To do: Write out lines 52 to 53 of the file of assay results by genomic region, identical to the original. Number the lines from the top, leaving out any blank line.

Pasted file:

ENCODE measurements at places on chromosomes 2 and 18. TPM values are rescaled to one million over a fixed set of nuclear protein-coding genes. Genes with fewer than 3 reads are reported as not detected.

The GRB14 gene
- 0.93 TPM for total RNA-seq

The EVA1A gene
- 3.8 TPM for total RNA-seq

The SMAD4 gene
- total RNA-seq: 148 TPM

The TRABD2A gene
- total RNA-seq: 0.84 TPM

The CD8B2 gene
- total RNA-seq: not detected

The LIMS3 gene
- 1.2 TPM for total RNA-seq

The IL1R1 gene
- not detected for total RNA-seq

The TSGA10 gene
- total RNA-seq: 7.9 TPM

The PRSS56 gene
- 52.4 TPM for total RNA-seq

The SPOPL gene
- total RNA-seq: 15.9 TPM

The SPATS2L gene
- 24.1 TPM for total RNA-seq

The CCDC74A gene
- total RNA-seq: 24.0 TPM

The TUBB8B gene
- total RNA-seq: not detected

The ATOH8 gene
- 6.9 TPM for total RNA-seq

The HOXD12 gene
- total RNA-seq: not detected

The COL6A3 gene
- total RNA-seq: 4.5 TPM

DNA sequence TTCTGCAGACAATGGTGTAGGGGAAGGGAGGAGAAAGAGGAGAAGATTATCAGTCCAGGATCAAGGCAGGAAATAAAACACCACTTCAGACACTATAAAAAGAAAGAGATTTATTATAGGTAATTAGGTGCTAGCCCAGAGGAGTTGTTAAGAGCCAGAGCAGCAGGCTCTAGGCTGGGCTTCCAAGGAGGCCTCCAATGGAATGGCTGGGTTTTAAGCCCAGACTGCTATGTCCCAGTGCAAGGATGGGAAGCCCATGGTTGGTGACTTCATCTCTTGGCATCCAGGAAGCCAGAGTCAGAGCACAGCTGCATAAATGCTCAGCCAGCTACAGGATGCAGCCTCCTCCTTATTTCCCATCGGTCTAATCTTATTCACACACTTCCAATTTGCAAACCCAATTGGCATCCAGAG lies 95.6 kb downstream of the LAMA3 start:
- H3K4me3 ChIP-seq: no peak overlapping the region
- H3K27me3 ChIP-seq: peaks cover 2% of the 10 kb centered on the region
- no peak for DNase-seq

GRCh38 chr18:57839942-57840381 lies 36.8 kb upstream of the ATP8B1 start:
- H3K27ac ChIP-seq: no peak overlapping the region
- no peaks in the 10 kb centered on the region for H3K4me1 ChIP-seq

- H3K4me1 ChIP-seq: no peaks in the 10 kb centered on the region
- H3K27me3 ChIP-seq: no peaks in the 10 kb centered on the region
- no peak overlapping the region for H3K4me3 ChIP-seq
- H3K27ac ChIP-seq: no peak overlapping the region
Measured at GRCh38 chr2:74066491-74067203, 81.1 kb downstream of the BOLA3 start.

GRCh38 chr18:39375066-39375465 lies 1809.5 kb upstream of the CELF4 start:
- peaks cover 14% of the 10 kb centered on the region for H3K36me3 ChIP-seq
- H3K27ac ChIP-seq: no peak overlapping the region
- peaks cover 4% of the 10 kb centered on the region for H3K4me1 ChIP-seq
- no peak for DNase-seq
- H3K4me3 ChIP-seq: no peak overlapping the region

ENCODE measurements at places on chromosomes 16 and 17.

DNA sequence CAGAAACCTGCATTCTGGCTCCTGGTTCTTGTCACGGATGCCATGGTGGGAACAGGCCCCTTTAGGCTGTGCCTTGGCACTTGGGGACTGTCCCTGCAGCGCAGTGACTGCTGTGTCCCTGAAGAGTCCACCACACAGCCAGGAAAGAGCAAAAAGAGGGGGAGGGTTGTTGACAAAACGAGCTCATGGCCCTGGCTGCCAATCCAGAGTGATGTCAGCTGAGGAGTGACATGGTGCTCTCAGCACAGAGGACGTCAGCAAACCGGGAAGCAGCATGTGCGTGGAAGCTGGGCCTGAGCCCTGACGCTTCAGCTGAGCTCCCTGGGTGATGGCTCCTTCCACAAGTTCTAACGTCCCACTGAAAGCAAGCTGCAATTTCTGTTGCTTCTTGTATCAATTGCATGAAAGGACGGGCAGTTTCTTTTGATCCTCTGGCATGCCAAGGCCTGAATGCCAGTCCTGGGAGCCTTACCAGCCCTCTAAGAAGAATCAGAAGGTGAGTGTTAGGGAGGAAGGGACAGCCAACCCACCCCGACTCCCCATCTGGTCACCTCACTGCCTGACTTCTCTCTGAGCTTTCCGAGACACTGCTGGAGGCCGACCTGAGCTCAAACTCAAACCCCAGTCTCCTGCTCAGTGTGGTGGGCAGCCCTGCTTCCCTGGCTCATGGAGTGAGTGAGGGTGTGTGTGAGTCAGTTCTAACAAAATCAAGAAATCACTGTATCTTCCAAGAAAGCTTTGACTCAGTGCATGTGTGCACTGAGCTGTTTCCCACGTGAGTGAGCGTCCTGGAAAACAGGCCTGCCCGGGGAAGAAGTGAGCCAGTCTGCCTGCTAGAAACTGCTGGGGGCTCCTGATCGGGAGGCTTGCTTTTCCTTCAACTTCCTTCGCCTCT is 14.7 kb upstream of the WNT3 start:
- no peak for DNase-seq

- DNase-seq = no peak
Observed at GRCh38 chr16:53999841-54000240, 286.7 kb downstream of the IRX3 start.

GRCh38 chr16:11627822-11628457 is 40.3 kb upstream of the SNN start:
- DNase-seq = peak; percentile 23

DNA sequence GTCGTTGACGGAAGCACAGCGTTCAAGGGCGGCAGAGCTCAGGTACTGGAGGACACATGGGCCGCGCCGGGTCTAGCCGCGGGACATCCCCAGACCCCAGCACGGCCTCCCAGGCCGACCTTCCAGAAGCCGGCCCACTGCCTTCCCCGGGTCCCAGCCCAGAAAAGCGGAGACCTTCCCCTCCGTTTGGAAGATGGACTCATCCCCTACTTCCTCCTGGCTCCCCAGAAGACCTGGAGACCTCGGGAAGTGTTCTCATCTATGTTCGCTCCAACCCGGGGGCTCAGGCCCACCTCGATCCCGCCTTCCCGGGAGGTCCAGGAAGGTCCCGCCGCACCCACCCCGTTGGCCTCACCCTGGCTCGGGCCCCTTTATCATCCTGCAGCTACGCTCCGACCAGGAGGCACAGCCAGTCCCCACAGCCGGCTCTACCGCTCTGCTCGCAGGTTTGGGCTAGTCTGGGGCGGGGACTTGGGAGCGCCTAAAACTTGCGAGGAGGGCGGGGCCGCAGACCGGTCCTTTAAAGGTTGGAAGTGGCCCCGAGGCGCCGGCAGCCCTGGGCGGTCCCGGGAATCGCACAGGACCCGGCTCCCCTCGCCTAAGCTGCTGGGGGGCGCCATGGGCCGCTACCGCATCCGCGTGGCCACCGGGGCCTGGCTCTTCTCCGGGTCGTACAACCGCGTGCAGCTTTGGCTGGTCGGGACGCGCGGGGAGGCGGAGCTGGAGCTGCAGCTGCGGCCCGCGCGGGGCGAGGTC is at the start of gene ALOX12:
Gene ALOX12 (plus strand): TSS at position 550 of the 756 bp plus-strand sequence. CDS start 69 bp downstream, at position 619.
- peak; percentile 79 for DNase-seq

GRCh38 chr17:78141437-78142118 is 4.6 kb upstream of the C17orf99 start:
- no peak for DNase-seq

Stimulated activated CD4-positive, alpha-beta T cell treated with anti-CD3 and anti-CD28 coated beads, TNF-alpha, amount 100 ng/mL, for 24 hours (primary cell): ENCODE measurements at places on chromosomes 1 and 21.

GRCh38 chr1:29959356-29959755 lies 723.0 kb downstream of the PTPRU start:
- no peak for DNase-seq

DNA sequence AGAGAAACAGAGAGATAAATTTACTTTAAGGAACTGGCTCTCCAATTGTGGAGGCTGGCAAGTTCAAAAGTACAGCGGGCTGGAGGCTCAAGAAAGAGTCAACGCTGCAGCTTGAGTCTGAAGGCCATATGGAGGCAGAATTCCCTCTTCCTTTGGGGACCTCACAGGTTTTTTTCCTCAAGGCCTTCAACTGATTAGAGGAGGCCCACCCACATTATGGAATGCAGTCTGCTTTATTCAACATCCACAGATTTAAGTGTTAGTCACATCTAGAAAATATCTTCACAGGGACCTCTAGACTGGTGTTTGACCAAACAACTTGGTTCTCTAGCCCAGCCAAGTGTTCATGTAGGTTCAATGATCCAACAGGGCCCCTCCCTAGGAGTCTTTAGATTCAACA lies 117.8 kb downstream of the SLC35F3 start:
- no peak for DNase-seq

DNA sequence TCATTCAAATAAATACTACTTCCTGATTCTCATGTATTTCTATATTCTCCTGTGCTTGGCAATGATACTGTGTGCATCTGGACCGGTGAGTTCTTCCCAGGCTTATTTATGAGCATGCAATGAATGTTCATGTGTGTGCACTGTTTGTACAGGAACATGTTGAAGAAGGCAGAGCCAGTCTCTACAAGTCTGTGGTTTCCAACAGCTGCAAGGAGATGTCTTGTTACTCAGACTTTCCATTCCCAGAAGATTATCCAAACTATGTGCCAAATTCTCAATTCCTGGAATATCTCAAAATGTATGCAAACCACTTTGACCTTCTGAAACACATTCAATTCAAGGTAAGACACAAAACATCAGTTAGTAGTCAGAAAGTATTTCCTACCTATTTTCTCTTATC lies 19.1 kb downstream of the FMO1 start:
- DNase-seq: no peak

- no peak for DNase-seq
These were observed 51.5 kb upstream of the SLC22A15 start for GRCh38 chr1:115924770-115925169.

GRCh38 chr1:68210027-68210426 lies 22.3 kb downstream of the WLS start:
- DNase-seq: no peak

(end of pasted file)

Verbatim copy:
ENCODE measurements at places on chromosomes 16 and 17.

DNA sequence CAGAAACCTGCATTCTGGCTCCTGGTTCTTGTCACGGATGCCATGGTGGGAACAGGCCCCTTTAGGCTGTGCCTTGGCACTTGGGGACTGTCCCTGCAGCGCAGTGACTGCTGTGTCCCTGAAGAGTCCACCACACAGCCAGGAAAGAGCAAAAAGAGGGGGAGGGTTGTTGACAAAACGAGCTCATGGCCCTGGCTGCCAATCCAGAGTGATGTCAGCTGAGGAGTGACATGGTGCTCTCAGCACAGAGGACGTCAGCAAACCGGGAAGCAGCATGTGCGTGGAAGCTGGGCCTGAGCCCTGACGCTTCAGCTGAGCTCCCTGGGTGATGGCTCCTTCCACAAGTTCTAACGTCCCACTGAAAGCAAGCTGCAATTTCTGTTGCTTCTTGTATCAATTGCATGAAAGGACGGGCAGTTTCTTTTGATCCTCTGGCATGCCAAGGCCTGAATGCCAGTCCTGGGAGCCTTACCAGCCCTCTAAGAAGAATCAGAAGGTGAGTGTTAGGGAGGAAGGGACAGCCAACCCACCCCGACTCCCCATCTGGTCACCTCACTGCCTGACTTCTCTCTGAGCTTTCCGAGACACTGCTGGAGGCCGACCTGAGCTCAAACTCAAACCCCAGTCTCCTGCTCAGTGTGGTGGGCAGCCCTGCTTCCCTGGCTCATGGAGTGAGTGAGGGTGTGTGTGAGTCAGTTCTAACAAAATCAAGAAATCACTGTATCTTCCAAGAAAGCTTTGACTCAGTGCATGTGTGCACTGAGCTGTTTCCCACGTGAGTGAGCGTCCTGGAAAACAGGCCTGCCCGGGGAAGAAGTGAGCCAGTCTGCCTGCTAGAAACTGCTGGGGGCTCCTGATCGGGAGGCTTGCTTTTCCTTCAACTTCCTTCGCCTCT is 14.7 kb upstream of the WNT3 start: